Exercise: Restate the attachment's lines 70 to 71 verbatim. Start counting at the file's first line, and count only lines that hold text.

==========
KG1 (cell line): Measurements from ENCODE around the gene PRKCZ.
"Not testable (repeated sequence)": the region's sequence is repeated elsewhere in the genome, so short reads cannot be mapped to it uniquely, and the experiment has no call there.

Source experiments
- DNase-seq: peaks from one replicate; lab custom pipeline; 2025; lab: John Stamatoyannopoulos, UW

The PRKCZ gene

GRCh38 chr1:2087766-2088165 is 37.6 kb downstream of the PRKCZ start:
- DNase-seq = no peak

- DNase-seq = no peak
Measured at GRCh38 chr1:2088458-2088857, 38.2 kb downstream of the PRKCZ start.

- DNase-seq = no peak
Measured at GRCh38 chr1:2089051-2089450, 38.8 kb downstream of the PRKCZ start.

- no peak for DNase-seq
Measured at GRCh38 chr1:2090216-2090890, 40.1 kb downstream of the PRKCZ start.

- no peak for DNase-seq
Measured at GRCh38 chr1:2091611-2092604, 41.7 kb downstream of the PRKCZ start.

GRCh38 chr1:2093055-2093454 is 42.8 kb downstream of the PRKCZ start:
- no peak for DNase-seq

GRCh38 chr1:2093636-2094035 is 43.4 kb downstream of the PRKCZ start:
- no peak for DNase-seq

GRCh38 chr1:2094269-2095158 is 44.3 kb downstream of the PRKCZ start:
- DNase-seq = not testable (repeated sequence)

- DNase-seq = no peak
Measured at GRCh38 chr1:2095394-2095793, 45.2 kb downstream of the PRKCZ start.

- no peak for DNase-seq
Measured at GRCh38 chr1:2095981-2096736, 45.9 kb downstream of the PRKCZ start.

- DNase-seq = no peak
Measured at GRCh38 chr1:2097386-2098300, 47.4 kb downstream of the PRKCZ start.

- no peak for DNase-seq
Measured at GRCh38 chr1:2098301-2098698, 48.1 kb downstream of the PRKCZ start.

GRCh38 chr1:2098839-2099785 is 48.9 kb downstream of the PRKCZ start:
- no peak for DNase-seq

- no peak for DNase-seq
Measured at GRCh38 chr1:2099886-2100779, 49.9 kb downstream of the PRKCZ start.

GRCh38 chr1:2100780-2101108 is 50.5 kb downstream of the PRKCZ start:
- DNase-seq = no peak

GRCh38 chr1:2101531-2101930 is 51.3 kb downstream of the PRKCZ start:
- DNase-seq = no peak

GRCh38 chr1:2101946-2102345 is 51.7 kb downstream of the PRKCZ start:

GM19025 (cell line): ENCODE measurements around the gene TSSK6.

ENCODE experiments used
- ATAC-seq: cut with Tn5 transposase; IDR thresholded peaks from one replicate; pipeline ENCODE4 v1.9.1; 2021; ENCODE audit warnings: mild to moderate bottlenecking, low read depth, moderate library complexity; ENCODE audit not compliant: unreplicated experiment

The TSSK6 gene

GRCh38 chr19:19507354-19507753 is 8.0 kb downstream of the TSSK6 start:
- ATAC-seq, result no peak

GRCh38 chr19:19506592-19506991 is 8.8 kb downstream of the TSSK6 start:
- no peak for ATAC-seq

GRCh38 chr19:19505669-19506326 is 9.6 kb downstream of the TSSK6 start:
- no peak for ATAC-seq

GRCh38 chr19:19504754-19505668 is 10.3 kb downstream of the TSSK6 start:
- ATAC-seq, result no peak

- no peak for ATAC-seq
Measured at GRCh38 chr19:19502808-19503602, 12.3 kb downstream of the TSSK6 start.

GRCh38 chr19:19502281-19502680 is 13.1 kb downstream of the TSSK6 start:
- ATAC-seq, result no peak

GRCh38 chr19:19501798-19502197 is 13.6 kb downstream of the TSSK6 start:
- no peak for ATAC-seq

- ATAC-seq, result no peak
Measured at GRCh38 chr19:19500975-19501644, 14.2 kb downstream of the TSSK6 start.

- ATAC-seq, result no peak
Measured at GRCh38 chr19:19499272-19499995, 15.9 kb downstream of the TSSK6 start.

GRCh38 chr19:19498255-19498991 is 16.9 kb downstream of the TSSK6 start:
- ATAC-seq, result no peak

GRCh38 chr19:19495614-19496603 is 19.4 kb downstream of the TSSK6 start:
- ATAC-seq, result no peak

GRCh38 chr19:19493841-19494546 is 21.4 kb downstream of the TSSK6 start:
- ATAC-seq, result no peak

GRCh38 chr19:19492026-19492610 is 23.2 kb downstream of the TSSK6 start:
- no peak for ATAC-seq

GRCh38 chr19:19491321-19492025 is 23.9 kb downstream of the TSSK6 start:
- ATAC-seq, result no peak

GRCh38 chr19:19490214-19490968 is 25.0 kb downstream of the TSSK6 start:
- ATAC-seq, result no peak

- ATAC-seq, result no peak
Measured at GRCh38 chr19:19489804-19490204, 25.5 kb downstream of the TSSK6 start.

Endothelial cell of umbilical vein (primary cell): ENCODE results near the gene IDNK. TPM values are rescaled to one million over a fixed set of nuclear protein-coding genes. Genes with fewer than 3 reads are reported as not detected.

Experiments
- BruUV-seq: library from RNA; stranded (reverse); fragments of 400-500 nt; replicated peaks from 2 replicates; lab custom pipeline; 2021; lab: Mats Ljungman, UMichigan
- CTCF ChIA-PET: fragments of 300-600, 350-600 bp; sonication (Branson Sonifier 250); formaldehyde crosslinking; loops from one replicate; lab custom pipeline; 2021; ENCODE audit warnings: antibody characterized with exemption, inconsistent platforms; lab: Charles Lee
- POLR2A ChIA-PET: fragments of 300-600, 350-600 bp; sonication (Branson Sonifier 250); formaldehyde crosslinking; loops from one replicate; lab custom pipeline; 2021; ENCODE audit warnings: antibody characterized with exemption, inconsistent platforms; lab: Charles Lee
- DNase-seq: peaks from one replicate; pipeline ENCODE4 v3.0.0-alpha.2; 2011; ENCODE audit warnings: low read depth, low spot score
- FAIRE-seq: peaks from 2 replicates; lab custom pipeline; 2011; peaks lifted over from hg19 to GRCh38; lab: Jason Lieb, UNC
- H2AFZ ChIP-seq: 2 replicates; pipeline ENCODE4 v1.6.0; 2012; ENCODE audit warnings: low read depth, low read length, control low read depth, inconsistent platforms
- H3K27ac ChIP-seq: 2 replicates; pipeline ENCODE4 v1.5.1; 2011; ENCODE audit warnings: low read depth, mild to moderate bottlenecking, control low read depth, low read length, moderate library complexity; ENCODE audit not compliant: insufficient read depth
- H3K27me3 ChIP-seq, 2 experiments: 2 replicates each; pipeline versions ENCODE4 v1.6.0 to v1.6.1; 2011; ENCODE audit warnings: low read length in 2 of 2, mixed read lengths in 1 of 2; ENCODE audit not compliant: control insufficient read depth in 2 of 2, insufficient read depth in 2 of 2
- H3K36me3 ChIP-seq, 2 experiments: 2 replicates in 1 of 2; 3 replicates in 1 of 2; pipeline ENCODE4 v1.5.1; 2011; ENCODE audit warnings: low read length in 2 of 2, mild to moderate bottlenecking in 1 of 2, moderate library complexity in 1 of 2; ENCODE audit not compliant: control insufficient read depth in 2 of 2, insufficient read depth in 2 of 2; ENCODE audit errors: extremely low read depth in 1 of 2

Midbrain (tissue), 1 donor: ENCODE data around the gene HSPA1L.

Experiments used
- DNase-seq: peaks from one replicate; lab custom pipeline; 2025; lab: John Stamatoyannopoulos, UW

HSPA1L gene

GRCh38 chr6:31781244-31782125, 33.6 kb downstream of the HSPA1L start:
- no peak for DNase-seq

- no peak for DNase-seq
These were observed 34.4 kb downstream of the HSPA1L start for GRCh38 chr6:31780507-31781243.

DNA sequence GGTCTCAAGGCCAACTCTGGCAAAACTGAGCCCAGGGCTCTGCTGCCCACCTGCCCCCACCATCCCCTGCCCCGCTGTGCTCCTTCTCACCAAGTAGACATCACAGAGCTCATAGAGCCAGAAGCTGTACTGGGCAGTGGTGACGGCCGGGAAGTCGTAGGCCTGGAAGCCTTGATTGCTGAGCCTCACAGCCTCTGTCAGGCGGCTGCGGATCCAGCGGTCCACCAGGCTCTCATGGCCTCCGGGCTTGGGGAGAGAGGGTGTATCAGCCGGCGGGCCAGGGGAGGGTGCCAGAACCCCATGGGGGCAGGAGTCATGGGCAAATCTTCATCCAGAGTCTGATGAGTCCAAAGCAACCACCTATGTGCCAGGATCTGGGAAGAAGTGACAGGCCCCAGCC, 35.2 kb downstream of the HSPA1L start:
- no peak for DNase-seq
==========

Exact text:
- ATAC-seq, result no peak

GRCh38 chr19:19490214-19490968 is 25.0 kb downstream of the TSSK6 start: